As the anonymous middlemen known as pharmacy benefits managers increasingly move into the limelight, Express Scripts has reported that during the past three years it had received $2.48 billion in rebates and administrative fees from pharmaceutical manufacturers.
The company disclosed the amount in its annual report filed with the Securities and Exchange Commission under an accounting change that books the money as a reduction of cost of revenue. The clients' portion of those proceeds represents more than 50% of the amount, the company says.
PBM rebates are increasingly catching the attention of cost-conscious consumers. Apparently to address the heightened interest, Express Scripts last month publicly disseminated a seven-point client pledge and set of business principles. One day later, the St. Louis-based PBM found itself on the defensive as a consumer coalition sued Express Scripts and three other PBMs-Advance PCS, Medco Health Solutions and Caremark Rx-for inflating prescription drug prices.
The Boston-based Prescription Access Litigation Project, or PAL, and the Washington-based American Federation of State, County and Municipal Employees filed the suit in Los Angeles Superior Court on March 18. They charge that "through a pattern of illegal, secret dealings with drug companies the PBMs have forced health plans and healthcare consumers to pay inflated prescription drug prices." The four companies control more than 80% of the PBM market, the plaintiffs said.
Although Express Scripts and PAL agreed the timing was coincidental, it nevertheless highlighted the growing notoriety of the prescription drug brokers, who for years operated under the radar of consumers. Recent debate over a Medicare prescription drug benefit and who will manage it has dragged the middlemen into the spotlight even further.
"Frankly, there have been a lot of questions about what is a PBM and how does it operate," says Steve Littlejohn, an Express Scripts spokesman. "In the past there was a level of business accountability between us and our clients and if we didn't deliver, they would fire us. But it's very competitive now and there are a lot of very understandable questions. We feel it's incumbent on us to do a far better job of communicating what we do," he says.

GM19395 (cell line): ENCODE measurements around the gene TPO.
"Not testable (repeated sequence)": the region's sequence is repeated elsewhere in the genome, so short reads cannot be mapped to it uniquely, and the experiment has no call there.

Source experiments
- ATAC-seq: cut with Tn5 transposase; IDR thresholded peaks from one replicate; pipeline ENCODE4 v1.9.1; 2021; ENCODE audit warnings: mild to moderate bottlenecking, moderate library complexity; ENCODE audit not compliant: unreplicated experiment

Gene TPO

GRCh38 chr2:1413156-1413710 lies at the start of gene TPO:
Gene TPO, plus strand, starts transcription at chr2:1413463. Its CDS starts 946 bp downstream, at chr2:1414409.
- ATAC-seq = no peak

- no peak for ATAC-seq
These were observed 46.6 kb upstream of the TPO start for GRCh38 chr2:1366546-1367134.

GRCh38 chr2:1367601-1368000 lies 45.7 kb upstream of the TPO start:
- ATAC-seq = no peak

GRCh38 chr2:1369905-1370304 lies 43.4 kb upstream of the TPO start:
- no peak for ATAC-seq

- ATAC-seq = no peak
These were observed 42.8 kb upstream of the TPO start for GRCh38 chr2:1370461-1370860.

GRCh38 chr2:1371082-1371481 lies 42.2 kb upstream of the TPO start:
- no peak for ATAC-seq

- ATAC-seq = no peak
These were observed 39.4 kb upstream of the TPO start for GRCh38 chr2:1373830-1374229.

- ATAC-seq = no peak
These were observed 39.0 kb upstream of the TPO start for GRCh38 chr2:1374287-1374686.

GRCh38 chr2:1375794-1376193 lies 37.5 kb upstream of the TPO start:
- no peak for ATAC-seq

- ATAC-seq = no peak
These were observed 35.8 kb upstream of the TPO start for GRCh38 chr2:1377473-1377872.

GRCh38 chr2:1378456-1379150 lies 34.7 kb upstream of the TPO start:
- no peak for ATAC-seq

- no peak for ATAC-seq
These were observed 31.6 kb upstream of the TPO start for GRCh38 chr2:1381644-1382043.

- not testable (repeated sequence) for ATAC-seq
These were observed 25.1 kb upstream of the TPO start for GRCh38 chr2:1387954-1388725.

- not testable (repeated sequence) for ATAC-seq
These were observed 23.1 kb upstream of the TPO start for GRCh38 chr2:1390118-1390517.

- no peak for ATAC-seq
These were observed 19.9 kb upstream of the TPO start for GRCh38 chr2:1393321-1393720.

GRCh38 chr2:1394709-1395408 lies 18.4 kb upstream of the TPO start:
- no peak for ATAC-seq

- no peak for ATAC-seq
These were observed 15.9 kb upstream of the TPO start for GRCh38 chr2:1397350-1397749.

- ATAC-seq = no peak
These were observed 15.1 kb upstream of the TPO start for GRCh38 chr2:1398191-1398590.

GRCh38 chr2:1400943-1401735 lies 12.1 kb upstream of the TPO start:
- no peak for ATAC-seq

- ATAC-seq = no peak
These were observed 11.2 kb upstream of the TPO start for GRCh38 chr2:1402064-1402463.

Last summer, the HHS' inspector general's office subpoenaed hospital alliance Premier and three of its vendors, including Express Scripts (Aug. 19, 2002, p. 6). At the time, Express Scripts said the subpoena had requested information on stock options, warrants and other payments the company gave to Richard Norling, chairman and chief executive officer of Premier, or other Premier employees. The investigation is ongoing, says Judith Holtz, a spokeswoman in the inspector general's office. Holtz says the inspector general had no comment on the pledge itself.
There is nothing really new in the pledge. The seven points include "clinically sound formularies," aggressive promotion of low-cost generic drugs and respect for doctors' prescribing authority. Littlejohn says the company has sworn off drug company-sponsored education programs, in which doctors and patients receive letters or phone calls asking them to consider using a particular drug. The programs will continue but on Express Scripts' dime. He says that in 2002 the company took in less than $20 million on $3.6 billion in revenue from such programs.
Express Scripts does not swear off the biggest bone of contention in the lawsuit-rebates from pharmaceutical manufacturers-but it does pledge that clients will get a full, detailed disclosure of the company's financial relationships with drug manufacturers.
"If they are not addressing rebates, then they are not addressing the problem," says Laurie Covens, a spokeswoman for PAL.
The lawsuit against the four PBMs marks a new tack for PAL, which in less than two years has filed 15 sets of lawsuits targeting drug industry practices-up until now suing only drug manufacturers. "People are beginning to realize that (PBMs) are the brokers, the middlemen," Covens says. "They claimed they would be a real tool for making prescription drugs affordable, but what happened instead is they are cutting their deals and taking profits and not passing them along to health plans."
Littlejohn says Express Scripts still is studying the lawsuit, "but we can say that our interests are fully aligned with those of our clients."